It said in a report: “They were often subjected to smear-campaigns, threats against their children, and attempts to undermine their credibility; sometimes from within their own communities, where macho cultures might prevent women from taking up positions of leadership”.

    They were often subjected to smear-campaigns, threats against their children, and attempts to undermine their credibility.

    The FAU network also monitors the situation of women defenders in the region and provides them with logistical and financial support. In 2018 they published another report that highlighted the ongoing challenge of impunity for perpetrators of violence.

    They also drew attention to the specific vulnerabilities and different types of violence that women activists face – including criminalisation, threats, harassment, attacks and femicides (gender-based killings of women and girls).

    One of the cases covered in their report was that of Lottie Cunningham, at the Centre of Justice and Human Rights of the Atlantic Coast of Nicaragua (CEJUDHCAN) civil society organisation.

    She works with more than 100 indigenous communities who've faced attacks, assassinations, kidnappings, crop burning and forced evictions. Denouncing these human rights violations has earned her repeated death threats.

    One of the messages she received said: “In our country trash exists like these people who dedicate their lives to diffusing trash… against the government… I’m sick of these trash [people] and if I have to defend my blessed Nicaragua against this trash then it will be an honour to do so”.

    Cunningham was also followed in the streets and told there were “rumours” she would be murdered.

    Another case covered by FAU's report was that of Macarena “La Negra” Valdés, in Chile. In August 2016, one of her children found her hanged from the beams of her own home. She had also received death threats for months before this.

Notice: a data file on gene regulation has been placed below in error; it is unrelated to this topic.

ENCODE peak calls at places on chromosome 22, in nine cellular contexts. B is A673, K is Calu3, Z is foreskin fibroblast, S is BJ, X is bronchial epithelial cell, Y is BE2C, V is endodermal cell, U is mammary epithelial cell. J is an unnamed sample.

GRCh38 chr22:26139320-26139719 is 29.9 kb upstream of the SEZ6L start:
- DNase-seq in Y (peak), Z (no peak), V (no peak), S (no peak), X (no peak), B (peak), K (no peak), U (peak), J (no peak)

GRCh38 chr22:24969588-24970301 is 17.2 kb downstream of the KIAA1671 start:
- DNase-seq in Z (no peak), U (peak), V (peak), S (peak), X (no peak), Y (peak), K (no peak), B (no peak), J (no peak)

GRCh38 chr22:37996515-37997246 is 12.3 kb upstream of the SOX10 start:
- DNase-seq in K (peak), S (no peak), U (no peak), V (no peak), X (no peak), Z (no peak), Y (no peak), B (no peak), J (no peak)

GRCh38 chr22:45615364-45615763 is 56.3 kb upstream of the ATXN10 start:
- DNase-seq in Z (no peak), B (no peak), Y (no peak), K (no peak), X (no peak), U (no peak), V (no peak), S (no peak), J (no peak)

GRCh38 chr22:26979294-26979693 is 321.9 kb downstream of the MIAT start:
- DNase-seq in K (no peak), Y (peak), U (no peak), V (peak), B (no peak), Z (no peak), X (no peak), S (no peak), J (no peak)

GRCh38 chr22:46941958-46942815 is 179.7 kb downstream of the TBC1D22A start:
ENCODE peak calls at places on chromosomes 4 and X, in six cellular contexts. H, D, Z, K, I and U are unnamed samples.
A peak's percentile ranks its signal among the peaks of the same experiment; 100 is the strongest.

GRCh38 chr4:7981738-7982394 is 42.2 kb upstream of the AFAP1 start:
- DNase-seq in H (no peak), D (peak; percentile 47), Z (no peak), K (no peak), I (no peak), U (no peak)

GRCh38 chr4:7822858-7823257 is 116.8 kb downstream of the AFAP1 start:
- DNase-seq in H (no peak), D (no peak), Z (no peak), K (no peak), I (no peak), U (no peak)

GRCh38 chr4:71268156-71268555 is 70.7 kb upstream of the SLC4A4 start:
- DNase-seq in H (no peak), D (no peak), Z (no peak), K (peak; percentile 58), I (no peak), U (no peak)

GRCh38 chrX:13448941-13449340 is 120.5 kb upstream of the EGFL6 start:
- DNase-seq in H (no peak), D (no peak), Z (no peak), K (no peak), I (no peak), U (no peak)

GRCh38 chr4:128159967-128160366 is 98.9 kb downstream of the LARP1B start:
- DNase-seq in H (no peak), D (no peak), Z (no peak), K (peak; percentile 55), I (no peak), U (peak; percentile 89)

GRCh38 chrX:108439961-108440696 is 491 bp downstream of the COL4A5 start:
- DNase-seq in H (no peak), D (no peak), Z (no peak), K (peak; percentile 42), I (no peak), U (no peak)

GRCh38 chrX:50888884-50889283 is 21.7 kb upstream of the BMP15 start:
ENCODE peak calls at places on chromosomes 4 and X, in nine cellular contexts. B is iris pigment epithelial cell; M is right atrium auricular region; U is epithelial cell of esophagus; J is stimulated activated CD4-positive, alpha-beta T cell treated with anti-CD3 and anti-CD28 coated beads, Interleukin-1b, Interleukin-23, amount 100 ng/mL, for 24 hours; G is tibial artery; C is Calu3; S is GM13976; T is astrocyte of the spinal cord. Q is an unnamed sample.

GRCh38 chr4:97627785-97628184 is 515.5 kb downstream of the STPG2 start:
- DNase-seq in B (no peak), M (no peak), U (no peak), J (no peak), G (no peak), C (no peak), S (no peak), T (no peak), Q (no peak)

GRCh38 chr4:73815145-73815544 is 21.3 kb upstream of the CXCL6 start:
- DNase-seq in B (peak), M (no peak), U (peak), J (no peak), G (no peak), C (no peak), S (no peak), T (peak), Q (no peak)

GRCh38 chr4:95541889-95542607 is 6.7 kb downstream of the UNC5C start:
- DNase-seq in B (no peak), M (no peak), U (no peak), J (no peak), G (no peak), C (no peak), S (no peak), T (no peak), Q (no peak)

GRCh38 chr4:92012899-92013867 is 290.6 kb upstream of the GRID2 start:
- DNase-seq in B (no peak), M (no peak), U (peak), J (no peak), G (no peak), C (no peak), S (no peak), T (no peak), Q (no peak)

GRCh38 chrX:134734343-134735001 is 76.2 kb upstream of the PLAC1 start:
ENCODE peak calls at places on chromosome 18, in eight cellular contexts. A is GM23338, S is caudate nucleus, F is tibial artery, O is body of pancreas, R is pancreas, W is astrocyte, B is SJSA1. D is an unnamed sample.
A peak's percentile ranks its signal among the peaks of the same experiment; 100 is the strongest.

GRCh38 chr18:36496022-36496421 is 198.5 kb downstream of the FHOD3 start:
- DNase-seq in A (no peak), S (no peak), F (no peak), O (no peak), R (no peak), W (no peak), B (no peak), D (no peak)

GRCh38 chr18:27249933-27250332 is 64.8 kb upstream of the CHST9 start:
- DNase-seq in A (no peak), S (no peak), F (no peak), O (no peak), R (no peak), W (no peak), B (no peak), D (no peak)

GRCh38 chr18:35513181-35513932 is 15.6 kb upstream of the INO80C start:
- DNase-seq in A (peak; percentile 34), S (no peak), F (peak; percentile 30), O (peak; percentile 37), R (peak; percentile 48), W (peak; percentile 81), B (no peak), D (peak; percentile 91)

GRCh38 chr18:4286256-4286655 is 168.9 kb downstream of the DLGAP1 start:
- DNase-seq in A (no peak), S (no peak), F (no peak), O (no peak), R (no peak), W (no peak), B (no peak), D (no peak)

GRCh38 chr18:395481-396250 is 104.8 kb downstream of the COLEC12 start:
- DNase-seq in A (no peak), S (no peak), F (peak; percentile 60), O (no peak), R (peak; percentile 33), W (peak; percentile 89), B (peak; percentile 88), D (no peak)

Valdés had campaigned against the construction of another hydroelectric power station by the Austrian-Chilean company Global Chile Energías Renovables, in Paso Tranguil, where she was a leader in her community, the Mapuche.

    Her former partner, Ruben Collío, told 50.50 that Valdés was murdered in "a clear attempt to delegitimise our fight and try to make us react with violence”. He said: “It is so hard to ignore this basic instinct and fight them with their laws”.

    Collío insisted she hadn't shown signs of depression, but authorities claimed her death was the result of suicide. He said her family requested a second autopsy – which showed that her body had been arranged to simulate this.

    He is still fighting for justiceTwo years after her death, state prosecutors have not acknowledged the second autopsy; Collío and the Mapuche community continue to search for evidence to prove she was murdered.

    At the regional level, the FAU is calling for the UN resolution 68/181, which was adopted by the general assembly in December 2013, and focuses on protecting women human rights defenders, to be enforced and respected.

    Cases of violence must be better documented, FAU says. It's calling for new observatories to focus on this – as well as more thorough, independent investigations into threats against women defenders of land and human rights.